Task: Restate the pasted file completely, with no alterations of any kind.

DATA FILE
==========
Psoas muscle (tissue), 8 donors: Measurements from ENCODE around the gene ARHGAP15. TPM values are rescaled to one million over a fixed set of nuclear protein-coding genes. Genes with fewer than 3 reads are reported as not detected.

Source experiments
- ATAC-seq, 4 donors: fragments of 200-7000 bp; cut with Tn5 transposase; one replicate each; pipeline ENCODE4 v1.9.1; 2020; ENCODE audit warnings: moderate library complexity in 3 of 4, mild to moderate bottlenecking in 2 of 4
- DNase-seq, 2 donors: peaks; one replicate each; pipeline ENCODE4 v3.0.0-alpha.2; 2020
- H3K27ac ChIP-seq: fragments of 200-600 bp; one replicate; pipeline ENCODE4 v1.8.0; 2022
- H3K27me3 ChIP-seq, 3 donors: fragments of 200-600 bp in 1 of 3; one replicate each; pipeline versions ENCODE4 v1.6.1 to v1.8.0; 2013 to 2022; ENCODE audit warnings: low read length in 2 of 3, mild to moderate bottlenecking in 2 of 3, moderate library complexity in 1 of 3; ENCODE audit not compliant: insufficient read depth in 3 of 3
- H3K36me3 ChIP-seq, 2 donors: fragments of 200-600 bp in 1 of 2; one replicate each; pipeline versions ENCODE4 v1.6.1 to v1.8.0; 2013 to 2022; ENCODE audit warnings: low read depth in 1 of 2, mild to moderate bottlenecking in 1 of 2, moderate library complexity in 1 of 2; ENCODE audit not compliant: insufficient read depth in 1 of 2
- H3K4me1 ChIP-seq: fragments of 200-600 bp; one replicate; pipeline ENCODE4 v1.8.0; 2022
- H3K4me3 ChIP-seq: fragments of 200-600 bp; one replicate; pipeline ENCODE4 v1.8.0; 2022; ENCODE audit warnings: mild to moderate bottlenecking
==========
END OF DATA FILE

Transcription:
Psoas muscle (tissue), 8 donors: Measurements from ENCODE around the gene ARHGAP15. TPM values are rescaled to one million over a fixed set of nuclear protein-coding genes. Genes with fewer than 3 reads are reported as not detected.

Source experiments
- ATAC-seq, 4 donors: fragments of 200-7000 bp; cut with Tn5 transposase; one replicate each; pipeline ENCODE4 v1.9.1; 2020; ENCODE audit warnings: moderate library complexity in 3 of 4, mild to moderate bottlenecking in 2 of 4
- DNase-seq, 2 donors: peaks; one replicate each; pipeline ENCODE4 v3.0.0-alpha.2; 2020
- H3K27ac ChIP-seq: fragments of 200-600 bp; one replicate; pipeline ENCODE4 v1.8.0; 2022
- H3K27me3 ChIP-seq, 3 donors: fragments of 200-600 bp in 1 of 3; one replicate each; pipeline versions ENCODE4 v1.6.1 to v1.8.0; 2013 to 2022; ENCODE audit warnings: low read length in 2 of 3, mild to moderate bottlenecking in 2 of 3, moderate library complexity in 1 of 3; ENCODE audit not compliant: insufficient read depth in 3 of 3
- H3K36me3 ChIP-seq, 2 donors: fragments of 200-600 bp in 1 of 2; one replicate each; pipeline versions ENCODE4 v1.6.1 to v1.8.0; 2013 to 2022; ENCODE audit warnings: low read depth in 1 of 2, mild to moderate bottlenecking in 1 of 2, moderate library complexity in 1 of 2; ENCODE audit not compliant: insufficient read depth in 1 of 2
- H3K4me1 ChIP-seq: fragments of 200-600 bp; one replicate; pipeline ENCODE4 v1.8.0; 2022
- H3K4me3 ChIP-seq: fragments of 200-600 bp; one replicate; pipeline ENCODE4 v1.8.0; 2022; ENCODE audit warnings: mild to moderate bottlenecking